Supply Chain Woes
Not enough baby formula? Can’t find the brand of that food you always used to get? Gas prices hurting your wallet? Supply chain issues are everywhere these days, and the solar industry is no exception. No matter where you look, you’ll find solar employees working hard to maneuver around the supply chains and provide customers with the renewable energy they need.
As of 2021, China possessed 72% of the global polysilicon manufacturing capacity. It also controlled a much of the rest of the supply chain, from ingots to modules. This made solar panels hard to come by, much less create, considering the solar supply chain was so dependent on one country. China has documented human rights violations and an unpredictable trade relationship with the U.S. However, there is hope: it’s possible for growth in U.S. manufacturing of the needed parts if there are incentives to offset the higher cost of local manufacturing. Polysilicon production facilities could run at higher capacity than they are now. Thin-film module production could expand, since it doesn’t rely on materials from Chinese companies.
There’s also a shortage on another important part of a solar system: battery storage. Utility-scale energy storage is affected the most by the rising costs of lithium and nickel. Plus, the electric vehicle industry getting favored by manufacturers over the solar storage industry. However, residential solar is not immune. Batteries are an important part of solar, as they allow homeowners to be more independent from utility companies, especially during situations like blackouts or charging their electric vehicle at home. It’s practically a given these days that sourcing what’s needed for a proper residential array will include solar energy storage.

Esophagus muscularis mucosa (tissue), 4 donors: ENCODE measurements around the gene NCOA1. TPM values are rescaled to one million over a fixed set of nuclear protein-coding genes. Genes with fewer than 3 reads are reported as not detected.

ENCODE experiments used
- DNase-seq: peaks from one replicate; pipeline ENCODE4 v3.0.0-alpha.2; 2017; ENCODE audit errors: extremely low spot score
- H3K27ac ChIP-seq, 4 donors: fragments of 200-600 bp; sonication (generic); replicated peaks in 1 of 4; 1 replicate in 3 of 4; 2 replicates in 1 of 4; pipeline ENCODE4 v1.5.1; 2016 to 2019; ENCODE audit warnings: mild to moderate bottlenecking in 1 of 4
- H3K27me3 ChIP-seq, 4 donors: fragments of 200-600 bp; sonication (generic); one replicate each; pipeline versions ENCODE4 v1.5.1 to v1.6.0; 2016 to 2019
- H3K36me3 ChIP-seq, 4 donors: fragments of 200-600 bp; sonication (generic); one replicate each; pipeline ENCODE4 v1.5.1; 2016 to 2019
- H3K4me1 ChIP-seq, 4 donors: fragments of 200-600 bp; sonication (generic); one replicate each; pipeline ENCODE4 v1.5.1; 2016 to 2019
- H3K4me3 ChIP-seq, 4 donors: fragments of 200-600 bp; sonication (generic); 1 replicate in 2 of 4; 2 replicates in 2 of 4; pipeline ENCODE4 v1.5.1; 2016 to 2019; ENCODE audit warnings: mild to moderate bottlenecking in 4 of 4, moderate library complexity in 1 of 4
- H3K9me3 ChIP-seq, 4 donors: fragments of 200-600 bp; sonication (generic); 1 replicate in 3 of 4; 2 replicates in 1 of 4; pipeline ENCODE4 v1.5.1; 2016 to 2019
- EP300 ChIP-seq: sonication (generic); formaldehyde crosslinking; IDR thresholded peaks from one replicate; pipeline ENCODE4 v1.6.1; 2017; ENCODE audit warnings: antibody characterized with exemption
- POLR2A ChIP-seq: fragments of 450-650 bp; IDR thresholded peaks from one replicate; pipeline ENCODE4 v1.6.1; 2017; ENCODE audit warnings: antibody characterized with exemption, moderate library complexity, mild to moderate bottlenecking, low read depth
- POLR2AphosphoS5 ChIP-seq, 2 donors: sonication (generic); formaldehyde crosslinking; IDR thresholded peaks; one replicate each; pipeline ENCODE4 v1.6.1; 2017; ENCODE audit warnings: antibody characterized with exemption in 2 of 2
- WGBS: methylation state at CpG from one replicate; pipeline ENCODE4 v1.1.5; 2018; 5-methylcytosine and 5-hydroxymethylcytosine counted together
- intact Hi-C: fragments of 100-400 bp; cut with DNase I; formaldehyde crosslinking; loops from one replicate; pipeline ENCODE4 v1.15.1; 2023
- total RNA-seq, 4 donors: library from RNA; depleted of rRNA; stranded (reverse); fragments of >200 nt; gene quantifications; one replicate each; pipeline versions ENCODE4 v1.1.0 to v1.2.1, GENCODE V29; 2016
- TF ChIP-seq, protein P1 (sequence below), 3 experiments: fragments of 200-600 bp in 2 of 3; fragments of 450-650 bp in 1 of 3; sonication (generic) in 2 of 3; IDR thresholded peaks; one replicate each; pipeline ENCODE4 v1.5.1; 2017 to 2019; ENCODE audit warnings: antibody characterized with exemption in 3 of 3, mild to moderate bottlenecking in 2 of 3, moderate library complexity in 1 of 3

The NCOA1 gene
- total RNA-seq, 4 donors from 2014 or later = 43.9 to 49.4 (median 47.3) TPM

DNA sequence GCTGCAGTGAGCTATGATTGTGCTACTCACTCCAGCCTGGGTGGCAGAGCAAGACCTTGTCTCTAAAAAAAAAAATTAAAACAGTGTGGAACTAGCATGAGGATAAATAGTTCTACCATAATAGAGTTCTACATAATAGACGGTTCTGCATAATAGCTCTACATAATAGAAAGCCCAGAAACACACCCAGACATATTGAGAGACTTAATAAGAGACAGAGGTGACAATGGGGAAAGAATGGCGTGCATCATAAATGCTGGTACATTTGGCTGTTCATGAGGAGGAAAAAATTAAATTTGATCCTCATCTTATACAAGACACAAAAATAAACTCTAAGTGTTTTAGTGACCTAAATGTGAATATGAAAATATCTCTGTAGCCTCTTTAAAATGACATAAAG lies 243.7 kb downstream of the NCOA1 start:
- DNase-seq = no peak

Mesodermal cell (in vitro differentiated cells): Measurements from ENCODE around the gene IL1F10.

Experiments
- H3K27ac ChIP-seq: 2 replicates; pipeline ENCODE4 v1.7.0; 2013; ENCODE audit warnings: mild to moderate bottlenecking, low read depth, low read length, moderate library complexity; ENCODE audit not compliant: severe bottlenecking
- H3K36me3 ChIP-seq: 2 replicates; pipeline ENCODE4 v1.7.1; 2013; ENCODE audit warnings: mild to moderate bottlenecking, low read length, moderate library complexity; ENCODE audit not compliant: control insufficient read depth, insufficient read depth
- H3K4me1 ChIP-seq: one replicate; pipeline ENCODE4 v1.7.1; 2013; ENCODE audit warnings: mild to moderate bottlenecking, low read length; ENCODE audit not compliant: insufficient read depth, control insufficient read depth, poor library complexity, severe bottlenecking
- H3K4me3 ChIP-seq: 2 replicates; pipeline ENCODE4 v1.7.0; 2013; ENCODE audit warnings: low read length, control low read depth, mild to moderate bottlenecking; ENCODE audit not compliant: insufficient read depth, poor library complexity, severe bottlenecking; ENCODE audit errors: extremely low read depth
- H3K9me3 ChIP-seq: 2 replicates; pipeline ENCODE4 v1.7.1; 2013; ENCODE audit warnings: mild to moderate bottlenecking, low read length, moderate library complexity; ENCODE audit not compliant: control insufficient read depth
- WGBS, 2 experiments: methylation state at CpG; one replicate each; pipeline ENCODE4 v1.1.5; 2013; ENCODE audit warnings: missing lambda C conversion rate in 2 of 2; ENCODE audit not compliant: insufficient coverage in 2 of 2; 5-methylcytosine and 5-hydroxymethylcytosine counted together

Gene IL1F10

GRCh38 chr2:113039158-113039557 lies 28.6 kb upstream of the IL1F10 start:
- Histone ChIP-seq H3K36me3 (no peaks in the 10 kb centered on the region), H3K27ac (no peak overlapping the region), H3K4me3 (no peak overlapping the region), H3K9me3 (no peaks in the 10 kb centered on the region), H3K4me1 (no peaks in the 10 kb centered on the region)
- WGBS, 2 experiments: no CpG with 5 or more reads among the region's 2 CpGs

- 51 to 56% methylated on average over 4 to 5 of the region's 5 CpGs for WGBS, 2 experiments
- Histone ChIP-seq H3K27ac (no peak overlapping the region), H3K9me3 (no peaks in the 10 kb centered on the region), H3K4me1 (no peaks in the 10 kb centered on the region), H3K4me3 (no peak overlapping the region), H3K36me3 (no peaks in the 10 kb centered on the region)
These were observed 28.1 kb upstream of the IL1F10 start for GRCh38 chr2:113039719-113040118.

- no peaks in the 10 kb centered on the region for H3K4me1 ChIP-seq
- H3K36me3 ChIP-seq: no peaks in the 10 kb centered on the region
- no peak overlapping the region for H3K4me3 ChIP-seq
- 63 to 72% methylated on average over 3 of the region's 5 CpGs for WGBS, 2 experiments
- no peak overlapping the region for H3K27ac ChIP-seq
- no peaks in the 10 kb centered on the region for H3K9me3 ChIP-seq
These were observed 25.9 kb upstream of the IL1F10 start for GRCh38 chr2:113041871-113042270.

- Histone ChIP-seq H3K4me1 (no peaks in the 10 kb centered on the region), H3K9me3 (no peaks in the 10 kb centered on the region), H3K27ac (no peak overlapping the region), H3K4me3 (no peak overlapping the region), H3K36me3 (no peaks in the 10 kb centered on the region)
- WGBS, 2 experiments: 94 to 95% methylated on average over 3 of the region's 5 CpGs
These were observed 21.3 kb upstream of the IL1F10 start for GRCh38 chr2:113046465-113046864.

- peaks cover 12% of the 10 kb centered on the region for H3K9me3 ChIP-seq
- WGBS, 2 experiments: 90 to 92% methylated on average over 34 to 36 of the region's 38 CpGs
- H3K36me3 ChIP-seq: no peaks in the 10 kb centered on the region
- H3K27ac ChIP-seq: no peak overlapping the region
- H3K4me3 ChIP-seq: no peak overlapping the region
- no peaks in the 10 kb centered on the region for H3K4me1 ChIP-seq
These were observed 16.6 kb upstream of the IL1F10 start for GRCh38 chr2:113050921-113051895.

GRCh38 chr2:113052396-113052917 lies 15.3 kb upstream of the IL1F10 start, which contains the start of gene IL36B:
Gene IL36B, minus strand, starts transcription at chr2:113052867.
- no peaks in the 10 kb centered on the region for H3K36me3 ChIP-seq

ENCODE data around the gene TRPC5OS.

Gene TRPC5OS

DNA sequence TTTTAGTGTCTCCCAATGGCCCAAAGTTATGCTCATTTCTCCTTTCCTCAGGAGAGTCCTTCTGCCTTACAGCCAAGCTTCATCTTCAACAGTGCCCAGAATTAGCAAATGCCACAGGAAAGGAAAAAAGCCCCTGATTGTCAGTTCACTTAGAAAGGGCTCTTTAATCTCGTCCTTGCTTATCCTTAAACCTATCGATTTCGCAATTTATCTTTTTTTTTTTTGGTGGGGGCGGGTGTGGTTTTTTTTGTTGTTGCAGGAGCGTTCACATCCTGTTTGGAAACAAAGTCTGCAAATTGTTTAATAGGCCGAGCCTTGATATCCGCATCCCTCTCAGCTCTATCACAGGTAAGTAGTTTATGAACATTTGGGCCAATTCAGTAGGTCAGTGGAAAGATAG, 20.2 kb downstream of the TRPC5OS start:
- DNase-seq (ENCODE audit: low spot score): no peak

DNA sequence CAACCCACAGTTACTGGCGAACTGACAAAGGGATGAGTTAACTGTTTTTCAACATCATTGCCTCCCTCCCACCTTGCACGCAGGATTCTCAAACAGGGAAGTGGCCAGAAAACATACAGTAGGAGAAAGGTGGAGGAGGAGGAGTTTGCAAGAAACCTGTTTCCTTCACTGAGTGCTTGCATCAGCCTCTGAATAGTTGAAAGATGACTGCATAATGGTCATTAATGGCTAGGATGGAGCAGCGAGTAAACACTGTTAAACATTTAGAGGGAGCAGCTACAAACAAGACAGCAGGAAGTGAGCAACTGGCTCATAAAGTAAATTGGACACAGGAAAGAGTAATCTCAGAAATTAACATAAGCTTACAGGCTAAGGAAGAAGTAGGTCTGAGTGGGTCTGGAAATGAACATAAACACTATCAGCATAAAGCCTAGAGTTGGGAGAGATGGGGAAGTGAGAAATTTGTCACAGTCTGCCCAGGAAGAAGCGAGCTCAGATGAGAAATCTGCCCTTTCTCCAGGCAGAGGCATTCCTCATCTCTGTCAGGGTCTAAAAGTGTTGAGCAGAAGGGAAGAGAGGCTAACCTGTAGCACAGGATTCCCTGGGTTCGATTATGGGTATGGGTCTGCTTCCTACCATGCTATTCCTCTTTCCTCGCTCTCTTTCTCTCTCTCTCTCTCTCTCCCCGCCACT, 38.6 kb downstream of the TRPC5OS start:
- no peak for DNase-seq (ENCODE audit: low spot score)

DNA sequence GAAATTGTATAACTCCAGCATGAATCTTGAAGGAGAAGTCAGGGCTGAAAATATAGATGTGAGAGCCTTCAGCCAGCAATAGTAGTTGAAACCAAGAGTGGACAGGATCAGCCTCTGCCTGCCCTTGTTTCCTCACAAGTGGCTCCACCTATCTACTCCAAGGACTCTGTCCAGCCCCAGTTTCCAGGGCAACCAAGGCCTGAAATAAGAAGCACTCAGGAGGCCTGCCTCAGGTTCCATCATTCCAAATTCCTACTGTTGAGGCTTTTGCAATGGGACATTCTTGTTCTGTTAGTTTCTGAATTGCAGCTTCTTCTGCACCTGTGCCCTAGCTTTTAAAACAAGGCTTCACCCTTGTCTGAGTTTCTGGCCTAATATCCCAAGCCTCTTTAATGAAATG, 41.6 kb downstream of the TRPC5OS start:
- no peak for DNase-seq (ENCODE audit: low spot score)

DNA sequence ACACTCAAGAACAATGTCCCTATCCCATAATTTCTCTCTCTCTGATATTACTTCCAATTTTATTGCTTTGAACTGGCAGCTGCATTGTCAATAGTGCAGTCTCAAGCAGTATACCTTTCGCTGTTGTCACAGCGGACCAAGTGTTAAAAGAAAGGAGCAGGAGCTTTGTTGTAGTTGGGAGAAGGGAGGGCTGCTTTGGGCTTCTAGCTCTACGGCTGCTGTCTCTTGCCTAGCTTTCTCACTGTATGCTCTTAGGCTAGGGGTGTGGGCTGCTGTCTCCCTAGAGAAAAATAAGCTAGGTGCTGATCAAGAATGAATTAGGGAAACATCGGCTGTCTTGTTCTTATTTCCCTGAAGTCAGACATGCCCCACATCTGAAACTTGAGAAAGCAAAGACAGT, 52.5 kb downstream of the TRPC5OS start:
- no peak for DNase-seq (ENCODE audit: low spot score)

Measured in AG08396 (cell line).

As if all these supply chain issues weren’t enough, now the industry also has to deal with tariffs. These have made it harder to get panels from places like China and Korea. The expense has affected many companies, influencing some to set up module assembly plants in the U.S. While investing locally is normally a plus, these tariffs increase costs for the solar industry. This makes it much hard to provide inexpensive, clean energy for all. With most materials coming from overseas, shipping and tariff costs hit hard, and a new U.S.-specific supply chain is currently far off in the distance. Building out a plan will take years. Local manufacturers still wouldn’t be safe from needing imports at some point in the supply chain. Luckily, any new tariffs have been put off for two years by the current administration.
While some supply chains are just starting to right themselves again, there are many links in many industries that are still broken. One solution for us is to diversify the solar supply chain. The top ten suppliers of solar manufacturing equipment are in China, due to their government making strategic policies and investments in the industry. The world’s reliance on China for so much of the solar supply chain has led to multiple issues. This includes making it harder to find new suppliers when news broke of the human rights violations in Xinjiang.
There are many options and alternatives. If we pick a few and focus on them, we can make it through these global issues. Investing in domestic manufacturing of parts needed for solar arrays is a great start. Not only can it reduce carbon emissions in the exporting country, it also saves money on transportation since the finished goods are closer to where they’ll be used. Dedicating more local resources toward solar power projects will not only ease the stress on the supply chain, but it will increase the amount of jobs in the renewables sector. Solar companies have been working hard to provide the best for their customers, and now we need to take it to the next level. Securing a more reliable supply chain will benefit renewable energy everywhere.
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